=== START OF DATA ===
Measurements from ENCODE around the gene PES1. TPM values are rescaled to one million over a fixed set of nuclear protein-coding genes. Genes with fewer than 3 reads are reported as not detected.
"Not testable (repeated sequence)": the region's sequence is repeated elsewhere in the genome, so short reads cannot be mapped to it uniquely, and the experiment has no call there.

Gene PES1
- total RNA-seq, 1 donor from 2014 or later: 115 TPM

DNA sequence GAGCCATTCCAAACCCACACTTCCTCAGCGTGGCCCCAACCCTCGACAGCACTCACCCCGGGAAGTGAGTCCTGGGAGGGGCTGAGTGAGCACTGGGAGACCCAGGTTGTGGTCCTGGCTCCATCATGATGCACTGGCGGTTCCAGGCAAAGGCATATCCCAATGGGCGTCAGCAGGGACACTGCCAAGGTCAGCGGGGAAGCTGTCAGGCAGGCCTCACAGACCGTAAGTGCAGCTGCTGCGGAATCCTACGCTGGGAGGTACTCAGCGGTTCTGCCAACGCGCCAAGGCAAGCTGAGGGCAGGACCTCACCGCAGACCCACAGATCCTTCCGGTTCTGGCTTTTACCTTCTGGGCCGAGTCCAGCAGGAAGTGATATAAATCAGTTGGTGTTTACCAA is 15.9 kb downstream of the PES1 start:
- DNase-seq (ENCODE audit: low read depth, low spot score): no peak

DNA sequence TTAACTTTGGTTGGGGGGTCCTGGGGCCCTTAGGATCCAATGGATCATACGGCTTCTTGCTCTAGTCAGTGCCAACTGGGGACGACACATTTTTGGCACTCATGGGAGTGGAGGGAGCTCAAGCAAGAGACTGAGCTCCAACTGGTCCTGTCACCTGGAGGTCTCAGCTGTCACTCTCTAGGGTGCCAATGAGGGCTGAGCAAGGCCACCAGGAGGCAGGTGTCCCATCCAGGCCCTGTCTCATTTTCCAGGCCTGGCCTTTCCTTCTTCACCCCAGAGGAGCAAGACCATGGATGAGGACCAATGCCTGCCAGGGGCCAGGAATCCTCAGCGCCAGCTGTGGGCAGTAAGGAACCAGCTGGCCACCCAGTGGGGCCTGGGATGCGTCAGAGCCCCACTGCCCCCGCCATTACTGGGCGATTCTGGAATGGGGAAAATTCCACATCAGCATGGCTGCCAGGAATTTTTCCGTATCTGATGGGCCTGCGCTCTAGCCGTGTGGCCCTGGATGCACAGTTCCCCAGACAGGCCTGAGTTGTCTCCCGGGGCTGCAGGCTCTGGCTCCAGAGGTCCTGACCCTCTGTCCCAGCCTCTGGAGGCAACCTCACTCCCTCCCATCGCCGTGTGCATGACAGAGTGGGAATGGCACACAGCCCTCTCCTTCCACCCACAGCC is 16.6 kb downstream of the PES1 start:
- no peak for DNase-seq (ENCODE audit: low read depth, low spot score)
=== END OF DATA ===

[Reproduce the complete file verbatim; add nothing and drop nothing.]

Measurements from ENCODE around the gene PES1. TPM values are rescaled to one million over a fixed set of nuclear protein-coding genes. Genes with fewer than 3 reads are reported as not detected.
"Not testable (repeated sequence)": the region's sequence is repeated elsewhere in the genome, so short reads cannot be mapped to it uniquely, and the experiment has no call there.

Gene PES1
- total RNA-seq, 1 donor from 2014 or later: 115 TPM

DNA sequence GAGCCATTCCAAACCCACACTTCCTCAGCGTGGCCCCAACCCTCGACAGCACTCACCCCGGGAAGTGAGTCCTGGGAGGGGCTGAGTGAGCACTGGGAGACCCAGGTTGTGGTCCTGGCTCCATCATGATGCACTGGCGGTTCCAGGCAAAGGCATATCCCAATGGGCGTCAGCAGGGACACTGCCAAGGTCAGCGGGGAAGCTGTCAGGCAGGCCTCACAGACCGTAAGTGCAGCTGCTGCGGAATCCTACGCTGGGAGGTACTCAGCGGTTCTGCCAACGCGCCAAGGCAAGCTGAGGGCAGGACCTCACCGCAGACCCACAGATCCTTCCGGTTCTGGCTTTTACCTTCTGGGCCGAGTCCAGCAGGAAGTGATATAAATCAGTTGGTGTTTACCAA is 15.9 kb downstream of the PES1 start:
- DNase-seq (ENCODE audit: low read depth, low spot score): no peak

DNA sequence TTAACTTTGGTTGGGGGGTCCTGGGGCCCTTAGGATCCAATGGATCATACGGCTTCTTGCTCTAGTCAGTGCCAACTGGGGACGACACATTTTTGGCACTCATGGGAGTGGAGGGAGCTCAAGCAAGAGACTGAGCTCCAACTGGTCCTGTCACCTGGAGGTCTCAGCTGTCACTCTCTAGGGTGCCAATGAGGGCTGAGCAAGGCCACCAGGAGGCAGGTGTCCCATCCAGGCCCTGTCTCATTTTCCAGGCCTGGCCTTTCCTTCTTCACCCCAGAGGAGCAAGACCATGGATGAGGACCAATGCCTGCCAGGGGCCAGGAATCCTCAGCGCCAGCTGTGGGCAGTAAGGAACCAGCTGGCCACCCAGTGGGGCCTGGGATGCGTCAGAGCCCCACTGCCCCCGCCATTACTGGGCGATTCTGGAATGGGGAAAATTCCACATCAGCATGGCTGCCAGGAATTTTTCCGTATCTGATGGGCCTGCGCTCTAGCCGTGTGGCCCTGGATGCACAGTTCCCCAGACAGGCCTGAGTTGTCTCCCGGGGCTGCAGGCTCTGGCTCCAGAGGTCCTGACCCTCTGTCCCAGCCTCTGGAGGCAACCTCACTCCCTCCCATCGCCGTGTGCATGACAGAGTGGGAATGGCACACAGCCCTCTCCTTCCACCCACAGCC is 16.6 kb downstream of the PES1 start:
- no peak for DNase-seq (ENCODE audit: low read depth, low spot score)